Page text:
For all its tongue-clucking over this philosophy, The Following is still a series in which lots of young women are murdered by people who tell them that doing so will perfect them.  And while there are female characters on the show--Annie Parisse, whom I enjoyed in shows like Rubicon and The Pacific, is amusingly dry as Ryan's superior officer, and Natalie Zea, finally released from two years of character assassination on Justified, plays Carroll's ex-wife, with whom Ryan is in love--none of them are sufficiently active or central to counteract the show's perception of women as objects to be worked upon (Zea's plotline, in which her son is kidnapped by Carroll's acolytes, is particularly thankless).  The sole exception is Valorie Curry as one of Carrol's chief adherents, but even leaving aside how problematic it is that the only woman with any real agency on your show is a villain (who first expresses her agency by killing her domineering mother when the latter makes a pass at her new boyfriend), at no point in The Following's first two episodes is there any indication that either the character or, indeed, the show, are aware of the contradiction of a woman coming into her own in the service of a man who believes that her highest purpose is a beautiful death.  I do realize that I'm in the minority in finding Clarice Starling and the women around her the most interesting thing about The Silence of the Lambs.  As the forthcoming Hannibal, and indeed Thomas Harris's entire output following the film's success, indicate, for most people this is Lecter.  But Joe Carroll is no Hannibal Lecter (and James Purefoy is no Anthony Hopkins), and absent both that magnetic presence at its center and the more intriguing handling of female bonds and relationships in the original novel, all that's left in The Following is a too-familiar serial killer story that revels in its bloodiness a little more than I think even its creators realize.  It's a show that manages to be both boring and creepy.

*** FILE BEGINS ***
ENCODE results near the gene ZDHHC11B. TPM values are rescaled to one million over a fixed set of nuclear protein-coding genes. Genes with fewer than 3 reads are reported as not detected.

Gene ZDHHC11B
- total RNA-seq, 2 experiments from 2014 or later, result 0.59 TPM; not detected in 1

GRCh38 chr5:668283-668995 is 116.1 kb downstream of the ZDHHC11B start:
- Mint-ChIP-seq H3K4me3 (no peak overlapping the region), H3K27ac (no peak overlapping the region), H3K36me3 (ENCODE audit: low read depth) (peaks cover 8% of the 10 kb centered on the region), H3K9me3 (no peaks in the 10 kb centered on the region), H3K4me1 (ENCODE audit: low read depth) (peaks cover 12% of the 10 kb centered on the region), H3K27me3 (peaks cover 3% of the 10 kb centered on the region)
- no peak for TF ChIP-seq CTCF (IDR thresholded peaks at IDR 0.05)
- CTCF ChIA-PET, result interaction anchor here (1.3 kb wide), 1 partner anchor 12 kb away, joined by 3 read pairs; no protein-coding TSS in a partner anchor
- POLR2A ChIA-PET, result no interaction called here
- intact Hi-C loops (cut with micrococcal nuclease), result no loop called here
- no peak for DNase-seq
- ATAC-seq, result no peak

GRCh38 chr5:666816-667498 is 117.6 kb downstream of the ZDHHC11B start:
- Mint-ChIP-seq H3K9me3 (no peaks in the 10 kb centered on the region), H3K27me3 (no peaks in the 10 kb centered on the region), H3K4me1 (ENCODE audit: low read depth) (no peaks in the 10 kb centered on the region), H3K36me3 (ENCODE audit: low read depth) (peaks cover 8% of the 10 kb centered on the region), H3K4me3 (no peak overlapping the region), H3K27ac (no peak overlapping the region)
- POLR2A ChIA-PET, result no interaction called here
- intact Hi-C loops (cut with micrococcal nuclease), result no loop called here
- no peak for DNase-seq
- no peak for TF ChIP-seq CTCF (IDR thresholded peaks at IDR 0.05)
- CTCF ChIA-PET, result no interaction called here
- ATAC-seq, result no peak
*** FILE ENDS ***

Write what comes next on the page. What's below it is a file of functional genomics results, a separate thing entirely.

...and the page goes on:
• The Americans - It's pretty easy to imagine the elevator pitch for The Americans, meanwhile, and to imagine that it on its own was enough to get the show greenlit.  Soviet spies masquerading as a suburban American couple in the early 80s is an instantly compelling premise, one that has intriguing associations with post-9/11 TV and its musings about enemy agents living among us (it's also an idea that seems to have taken pop culture by a storm just recently--Elementary had a somewhat implausibly timed episode centered around it, and I'm sure I've seen it elsewhere as well).  There are lots of interesting directions in which you could take a premise like this, and if The Americans's pilot--a tense, fast-paced hour that crams seemingly impossible amounts of story into its running time without feeling rushed or overwhelming--has a flaw, it is that it seems, at various points, to be gesturing at every one of them, so that at its end there's very little sense of what, beyond a spy thriller in which our point of view characters are not only the "bad guys," but also doomed to failure, the show is trying to be.  In some scenes, it seems to be a show about how American culture is perceived by communist infiltrators.  "There's a weakness in the people," Elizabeth (Keri Russell) tells Philip (Matthew Rhys) (the two are forbidden from speaking Russian or using their real names, even in private) when they first arrive in the US, and when, in the pilot, he points out that the children they've had to maintain their cover are Americans and she expresses the hope that they won't buy into the American dream completely, Philip ruefully reminds her that "this place"--the suburbs that provide them with their perfect camouflage--"doesn't produce socialists."  In other scenes the show seems to be about the toll that living a lie for so many years has on the liar, though this theme is intriguingly attached to our heroes' new neighbor, an FBI agent (Noah Emmerich) who spent years undercover with a white supremacist group before being reassigned to the counterintelligence desk.  And in others still it seems to be circling that Cold War standard, the spy wondering whether all their schemes, lies, and deception were really good for anything, as Philip begins to worry that he and Elizabeth will be exposed, and suggests that they should get ahead of the problem by defecting.